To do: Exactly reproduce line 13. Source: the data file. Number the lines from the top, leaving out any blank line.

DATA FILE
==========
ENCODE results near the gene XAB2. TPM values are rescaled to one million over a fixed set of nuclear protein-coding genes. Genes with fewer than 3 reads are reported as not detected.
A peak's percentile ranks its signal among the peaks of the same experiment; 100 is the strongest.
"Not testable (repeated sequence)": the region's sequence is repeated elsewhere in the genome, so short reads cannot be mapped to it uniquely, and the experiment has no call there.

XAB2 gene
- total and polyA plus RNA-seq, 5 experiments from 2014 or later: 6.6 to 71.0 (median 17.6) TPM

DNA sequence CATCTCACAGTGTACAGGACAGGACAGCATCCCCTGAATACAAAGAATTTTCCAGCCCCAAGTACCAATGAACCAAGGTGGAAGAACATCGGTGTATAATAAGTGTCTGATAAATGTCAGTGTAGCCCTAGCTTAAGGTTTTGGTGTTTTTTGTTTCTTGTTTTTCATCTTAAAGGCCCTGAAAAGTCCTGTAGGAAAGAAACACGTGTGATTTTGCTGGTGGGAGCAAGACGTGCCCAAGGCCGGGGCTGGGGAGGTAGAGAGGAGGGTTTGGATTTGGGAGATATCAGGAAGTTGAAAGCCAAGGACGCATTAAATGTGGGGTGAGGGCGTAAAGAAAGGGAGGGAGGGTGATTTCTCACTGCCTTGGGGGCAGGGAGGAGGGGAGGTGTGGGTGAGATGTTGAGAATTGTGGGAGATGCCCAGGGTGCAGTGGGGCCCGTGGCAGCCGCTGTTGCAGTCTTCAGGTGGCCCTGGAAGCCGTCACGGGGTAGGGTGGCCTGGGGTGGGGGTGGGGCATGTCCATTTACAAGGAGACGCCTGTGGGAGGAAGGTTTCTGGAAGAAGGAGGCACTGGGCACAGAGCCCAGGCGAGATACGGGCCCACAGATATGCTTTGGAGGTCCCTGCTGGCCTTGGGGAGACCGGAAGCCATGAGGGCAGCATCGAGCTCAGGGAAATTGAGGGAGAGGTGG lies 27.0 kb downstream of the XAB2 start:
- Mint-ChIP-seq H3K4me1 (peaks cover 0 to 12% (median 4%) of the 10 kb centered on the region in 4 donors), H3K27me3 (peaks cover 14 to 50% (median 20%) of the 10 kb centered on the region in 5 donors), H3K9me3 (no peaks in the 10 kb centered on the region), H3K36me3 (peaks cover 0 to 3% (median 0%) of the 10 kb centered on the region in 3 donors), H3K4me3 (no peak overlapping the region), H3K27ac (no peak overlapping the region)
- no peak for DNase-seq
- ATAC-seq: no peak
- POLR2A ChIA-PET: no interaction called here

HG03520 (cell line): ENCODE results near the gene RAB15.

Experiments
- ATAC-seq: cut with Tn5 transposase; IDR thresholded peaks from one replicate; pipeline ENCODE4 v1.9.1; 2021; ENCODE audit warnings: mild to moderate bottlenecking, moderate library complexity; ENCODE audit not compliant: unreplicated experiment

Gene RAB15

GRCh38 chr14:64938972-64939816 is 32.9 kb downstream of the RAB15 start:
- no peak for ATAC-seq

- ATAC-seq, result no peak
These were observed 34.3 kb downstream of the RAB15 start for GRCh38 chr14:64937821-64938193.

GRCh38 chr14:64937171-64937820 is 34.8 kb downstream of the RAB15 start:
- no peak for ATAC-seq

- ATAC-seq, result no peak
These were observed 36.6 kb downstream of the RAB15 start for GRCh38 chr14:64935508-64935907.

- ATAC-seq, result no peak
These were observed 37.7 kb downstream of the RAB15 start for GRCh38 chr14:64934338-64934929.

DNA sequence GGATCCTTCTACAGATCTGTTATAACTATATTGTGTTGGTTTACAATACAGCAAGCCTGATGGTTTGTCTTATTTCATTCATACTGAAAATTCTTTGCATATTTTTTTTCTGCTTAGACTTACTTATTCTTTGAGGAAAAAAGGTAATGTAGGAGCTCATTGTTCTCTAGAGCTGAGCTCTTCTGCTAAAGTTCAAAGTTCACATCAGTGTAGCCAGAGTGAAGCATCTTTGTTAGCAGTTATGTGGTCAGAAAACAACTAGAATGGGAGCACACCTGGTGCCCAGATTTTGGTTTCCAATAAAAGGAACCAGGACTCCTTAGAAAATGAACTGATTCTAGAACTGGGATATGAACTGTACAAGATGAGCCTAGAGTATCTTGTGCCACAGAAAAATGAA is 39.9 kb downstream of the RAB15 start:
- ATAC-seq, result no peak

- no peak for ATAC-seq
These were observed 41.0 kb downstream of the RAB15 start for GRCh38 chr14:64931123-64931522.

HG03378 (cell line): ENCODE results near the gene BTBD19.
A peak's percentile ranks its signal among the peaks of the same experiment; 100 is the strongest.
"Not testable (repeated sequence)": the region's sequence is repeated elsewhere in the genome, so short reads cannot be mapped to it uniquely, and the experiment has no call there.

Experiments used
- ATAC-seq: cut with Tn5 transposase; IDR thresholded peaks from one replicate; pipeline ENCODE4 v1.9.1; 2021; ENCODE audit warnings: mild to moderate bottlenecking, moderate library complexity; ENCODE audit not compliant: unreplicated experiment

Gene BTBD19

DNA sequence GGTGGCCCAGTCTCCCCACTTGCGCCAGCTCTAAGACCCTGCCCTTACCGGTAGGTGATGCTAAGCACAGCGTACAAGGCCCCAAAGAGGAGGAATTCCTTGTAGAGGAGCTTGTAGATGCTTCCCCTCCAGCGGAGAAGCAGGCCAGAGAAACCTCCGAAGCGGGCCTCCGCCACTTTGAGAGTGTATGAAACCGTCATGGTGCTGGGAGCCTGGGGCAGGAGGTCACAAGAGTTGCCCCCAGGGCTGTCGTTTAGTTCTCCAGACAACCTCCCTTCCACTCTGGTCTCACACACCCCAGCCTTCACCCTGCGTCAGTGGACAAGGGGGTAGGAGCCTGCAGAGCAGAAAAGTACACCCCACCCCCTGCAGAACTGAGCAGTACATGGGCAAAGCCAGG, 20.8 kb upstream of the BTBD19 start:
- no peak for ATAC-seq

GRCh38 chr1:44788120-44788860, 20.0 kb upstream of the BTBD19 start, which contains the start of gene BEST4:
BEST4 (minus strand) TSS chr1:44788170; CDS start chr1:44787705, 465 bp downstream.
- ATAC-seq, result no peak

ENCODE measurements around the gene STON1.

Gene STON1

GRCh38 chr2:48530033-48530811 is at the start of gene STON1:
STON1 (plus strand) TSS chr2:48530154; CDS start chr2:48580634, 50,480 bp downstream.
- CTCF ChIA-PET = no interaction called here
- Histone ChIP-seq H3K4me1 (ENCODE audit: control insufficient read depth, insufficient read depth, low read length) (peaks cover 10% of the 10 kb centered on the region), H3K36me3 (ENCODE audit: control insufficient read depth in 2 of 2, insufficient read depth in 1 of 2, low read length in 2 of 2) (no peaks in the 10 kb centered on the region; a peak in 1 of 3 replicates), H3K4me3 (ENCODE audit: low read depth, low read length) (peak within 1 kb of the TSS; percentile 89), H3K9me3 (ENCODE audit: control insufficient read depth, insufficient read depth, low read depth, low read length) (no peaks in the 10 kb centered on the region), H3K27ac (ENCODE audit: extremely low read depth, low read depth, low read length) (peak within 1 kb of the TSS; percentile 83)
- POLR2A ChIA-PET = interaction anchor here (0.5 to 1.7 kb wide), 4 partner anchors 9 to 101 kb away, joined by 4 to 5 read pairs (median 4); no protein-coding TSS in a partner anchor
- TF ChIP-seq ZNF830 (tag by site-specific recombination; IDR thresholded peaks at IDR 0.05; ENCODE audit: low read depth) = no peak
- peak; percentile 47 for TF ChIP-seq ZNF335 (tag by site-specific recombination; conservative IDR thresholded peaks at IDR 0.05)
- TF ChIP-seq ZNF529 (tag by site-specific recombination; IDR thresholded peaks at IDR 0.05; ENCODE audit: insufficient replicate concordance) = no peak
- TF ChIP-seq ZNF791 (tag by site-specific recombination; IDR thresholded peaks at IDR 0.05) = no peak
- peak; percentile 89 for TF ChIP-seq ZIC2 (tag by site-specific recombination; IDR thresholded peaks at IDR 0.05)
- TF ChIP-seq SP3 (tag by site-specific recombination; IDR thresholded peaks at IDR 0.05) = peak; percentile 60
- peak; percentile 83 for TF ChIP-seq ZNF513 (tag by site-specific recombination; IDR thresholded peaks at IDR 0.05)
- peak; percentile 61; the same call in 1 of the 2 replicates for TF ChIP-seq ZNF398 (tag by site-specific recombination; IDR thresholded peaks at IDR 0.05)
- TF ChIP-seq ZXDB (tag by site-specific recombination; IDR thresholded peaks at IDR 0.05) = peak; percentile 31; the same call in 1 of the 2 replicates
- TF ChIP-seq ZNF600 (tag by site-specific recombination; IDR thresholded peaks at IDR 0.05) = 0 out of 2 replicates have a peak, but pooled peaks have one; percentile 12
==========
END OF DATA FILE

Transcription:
- ATAC-seq: cut with Tn5 transposase; IDR thresholded peaks from one replicate; pipeline ENCODE4 v1.9.1; 2021; ENCODE audit warnings: mild to moderate bottlenecking, moderate library complexity; ENCODE audit not compliant: unreplicated experiment